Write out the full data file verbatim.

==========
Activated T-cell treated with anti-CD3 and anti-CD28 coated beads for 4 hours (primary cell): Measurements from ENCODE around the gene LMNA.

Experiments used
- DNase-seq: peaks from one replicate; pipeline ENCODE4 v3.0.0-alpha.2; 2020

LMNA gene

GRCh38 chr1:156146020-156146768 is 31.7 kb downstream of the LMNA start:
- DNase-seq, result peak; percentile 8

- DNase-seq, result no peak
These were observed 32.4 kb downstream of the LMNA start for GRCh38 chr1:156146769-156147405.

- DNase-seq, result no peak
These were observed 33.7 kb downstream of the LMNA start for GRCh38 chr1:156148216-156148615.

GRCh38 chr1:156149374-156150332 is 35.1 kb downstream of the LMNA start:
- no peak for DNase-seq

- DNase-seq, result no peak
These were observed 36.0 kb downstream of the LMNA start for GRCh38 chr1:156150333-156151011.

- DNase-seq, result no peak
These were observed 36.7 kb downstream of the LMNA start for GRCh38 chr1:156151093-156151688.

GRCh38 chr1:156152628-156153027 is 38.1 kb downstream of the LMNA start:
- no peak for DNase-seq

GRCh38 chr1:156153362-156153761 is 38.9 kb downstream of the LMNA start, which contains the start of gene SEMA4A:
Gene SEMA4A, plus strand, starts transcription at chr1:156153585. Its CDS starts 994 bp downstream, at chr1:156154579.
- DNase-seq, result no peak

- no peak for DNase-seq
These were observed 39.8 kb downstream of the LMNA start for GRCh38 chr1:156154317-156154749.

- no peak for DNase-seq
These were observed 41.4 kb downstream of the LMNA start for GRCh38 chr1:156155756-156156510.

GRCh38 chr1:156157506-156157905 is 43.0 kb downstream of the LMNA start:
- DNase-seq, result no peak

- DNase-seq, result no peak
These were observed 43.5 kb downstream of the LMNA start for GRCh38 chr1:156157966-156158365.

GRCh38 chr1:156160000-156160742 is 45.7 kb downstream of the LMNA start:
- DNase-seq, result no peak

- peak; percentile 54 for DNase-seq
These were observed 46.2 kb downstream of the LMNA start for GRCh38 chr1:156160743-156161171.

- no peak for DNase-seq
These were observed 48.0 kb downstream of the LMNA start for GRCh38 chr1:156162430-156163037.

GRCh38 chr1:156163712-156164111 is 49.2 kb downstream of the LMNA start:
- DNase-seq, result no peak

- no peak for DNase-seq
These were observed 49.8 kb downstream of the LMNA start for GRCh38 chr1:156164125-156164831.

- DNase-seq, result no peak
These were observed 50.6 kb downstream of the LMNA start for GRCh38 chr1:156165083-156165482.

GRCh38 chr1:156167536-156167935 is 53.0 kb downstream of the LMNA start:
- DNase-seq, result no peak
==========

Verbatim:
Activated T-cell treated with anti-CD3 and anti-CD28 coated beads for 4 hours (primary cell): Measurements from ENCODE around the gene LMNA.

Experiments used
- DNase-seq: peaks from one replicate; pipeline ENCODE4 v3.0.0-alpha.2; 2020

LMNA gene

GRCh38 chr1:156146020-156146768 is 31.7 kb downstream of the LMNA start:
- DNase-seq, result peak; percentile 8

- DNase-seq, result no peak
These were observed 32.4 kb downstream of the LMNA start for GRCh38 chr1:156146769-156147405.

- DNase-seq, result no peak
These were observed 33.7 kb downstream of the LMNA start for GRCh38 chr1:156148216-156148615.

GRCh38 chr1:156149374-156150332 is 35.1 kb downstream of the LMNA start:
- no peak for DNase-seq

- DNase-seq, result no peak
These were observed 36.0 kb downstream of the LMNA start for GRCh38 chr1:156150333-156151011.

- DNase-seq, result no peak
These were observed 36.7 kb downstream of the LMNA start for GRCh38 chr1:156151093-156151688.

GRCh38 chr1:156152628-156153027 is 38.1 kb downstream of the LMNA start:
- no peak for DNase-seq

GRCh38 chr1:156153362-156153761 is 38.9 kb downstream of the LMNA start, which contains the start of gene SEMA4A:
Gene SEMA4A, plus strand, starts transcription at chr1:156153585. Its CDS starts 994 bp downstream, at chr1:156154579.
- DNase-seq, result no peak

- no peak for DNase-seq
These were observed 39.8 kb downstream of the LMNA start for GRCh38 chr1:156154317-156154749.

- no peak for DNase-seq
These were observed 41.4 kb downstream of the LMNA start for GRCh38 chr1:156155756-156156510.

GRCh38 chr1:156157506-156157905 is 43.0 kb downstream of the LMNA start:
- DNase-seq, result no peak

- DNase-seq, result no peak
These were observed 43.5 kb downstream of the LMNA start for GRCh38 chr1:156157966-156158365.

GRCh38 chr1:156160000-156160742 is 45.7 kb downstream of the LMNA start:
- DNase-seq, result no peak

- peak; percentile 54 for DNase-seq
These were observed 46.2 kb downstream of the LMNA start for GRCh38 chr1:156160743-156161171.

- no peak for DNase-seq
These were observed 48.0 kb downstream of the LMNA start for GRCh38 chr1:156162430-156163037.

GRCh38 chr1:156163712-156164111 is 49.2 kb downstream of the LMNA start:
- DNase-seq, result no peak

- no peak for DNase-seq
These were observed 49.8 kb downstream of the LMNA start for GRCh38 chr1:156164125-156164831.

- DNase-seq, result no peak
These were observed 50.6 kb downstream of the LMNA start for GRCh38 chr1:156165083-156165482.

GRCh38 chr1:156167536-156167935 is 53.0 kb downstream of the LMNA start:
- DNase-seq, result no peak